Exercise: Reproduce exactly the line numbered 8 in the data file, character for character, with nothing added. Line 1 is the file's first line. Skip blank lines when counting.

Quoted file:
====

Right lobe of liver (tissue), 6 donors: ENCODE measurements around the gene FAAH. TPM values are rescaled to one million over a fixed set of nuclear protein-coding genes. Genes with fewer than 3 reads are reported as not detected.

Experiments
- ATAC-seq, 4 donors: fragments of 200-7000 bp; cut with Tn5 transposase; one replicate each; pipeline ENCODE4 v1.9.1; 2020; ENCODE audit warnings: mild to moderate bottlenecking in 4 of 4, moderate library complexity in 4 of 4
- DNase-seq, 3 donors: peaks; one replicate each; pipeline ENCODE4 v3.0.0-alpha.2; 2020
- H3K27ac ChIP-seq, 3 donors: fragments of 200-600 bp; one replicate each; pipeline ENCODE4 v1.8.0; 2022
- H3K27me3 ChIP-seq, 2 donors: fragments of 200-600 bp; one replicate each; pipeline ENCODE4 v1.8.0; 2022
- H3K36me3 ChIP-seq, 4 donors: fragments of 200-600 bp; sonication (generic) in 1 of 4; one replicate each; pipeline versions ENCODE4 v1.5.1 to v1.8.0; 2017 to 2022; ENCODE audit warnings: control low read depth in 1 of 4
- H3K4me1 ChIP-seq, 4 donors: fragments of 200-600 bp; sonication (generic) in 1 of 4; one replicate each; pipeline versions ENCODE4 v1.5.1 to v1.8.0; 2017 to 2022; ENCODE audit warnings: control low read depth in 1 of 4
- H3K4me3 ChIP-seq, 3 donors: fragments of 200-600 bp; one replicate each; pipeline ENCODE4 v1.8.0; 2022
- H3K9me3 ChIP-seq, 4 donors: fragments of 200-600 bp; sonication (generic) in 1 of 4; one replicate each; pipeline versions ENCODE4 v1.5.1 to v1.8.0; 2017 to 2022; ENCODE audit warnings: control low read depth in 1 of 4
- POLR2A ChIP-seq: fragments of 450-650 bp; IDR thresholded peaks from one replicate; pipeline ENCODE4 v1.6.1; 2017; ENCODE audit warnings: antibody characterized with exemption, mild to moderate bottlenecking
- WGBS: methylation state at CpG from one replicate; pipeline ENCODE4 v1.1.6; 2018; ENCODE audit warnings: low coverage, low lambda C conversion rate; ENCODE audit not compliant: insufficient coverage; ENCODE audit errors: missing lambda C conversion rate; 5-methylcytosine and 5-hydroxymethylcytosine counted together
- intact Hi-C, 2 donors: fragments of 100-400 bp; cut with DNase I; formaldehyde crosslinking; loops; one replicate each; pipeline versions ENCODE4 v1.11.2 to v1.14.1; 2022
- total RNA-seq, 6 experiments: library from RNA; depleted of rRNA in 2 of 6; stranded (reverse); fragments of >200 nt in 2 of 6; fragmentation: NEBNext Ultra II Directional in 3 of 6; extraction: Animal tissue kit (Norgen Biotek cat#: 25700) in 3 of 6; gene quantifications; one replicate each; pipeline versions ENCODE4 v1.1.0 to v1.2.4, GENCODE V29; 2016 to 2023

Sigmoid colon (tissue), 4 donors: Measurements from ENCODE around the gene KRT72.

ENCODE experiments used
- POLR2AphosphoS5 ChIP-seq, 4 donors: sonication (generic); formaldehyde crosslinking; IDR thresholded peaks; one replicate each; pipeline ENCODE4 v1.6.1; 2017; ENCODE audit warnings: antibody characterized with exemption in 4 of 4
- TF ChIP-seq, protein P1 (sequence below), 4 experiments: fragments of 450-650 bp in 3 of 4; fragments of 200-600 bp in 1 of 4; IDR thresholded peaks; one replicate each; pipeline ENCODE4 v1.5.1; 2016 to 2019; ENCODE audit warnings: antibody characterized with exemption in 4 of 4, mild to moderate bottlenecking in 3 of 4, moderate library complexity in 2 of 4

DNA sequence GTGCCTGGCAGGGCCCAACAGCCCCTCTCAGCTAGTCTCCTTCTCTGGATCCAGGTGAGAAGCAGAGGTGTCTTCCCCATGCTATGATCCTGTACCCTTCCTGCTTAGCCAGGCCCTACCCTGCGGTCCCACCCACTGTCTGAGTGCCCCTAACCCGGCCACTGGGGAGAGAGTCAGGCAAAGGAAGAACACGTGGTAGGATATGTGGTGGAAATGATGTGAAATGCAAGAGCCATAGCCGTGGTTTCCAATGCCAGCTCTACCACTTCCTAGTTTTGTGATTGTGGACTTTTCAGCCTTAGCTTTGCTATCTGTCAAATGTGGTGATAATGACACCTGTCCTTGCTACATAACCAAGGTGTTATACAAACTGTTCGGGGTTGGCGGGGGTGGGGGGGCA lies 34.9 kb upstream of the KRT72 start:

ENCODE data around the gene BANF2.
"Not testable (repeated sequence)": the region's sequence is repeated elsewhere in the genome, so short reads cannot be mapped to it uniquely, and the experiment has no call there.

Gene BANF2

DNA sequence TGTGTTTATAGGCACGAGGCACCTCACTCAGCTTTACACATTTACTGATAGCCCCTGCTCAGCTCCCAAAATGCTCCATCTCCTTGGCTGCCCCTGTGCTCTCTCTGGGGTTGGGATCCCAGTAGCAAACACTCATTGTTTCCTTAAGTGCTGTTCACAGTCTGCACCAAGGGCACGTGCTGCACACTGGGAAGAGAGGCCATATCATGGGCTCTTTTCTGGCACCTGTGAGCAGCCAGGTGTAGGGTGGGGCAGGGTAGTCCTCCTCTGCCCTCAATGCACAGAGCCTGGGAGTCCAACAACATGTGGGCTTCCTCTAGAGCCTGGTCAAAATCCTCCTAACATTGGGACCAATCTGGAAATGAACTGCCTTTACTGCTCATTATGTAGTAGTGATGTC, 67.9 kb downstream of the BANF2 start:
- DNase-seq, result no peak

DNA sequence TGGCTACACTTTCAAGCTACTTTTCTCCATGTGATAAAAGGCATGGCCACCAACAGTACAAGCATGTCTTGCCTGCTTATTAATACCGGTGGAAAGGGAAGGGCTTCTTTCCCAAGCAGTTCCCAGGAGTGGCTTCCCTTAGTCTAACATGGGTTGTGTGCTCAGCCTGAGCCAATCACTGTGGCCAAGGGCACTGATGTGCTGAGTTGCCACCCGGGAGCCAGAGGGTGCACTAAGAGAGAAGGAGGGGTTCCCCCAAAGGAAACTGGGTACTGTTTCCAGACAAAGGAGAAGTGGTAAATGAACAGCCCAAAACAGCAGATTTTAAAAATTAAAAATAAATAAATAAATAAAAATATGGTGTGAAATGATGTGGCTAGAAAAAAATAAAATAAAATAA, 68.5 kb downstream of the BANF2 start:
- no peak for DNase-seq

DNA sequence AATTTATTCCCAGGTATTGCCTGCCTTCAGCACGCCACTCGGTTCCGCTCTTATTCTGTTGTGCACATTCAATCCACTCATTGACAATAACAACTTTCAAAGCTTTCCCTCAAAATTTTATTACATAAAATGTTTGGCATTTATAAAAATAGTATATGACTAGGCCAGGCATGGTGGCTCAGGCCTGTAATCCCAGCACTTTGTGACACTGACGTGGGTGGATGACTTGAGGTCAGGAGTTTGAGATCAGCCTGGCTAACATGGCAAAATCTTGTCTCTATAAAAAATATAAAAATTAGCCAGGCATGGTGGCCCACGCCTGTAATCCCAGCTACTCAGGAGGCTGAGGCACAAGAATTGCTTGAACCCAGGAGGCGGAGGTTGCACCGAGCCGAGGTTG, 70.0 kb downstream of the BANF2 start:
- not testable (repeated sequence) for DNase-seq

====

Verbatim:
- H3K4me1 ChIP-seq, 4 donors: fragments of 200-600 bp; sonication (generic) in 1 of 4; one replicate each; pipeline versions ENCODE4 v1.5.1 to v1.8.0; 2017 to 2022; ENCODE audit warnings: control low read depth in 1 of 4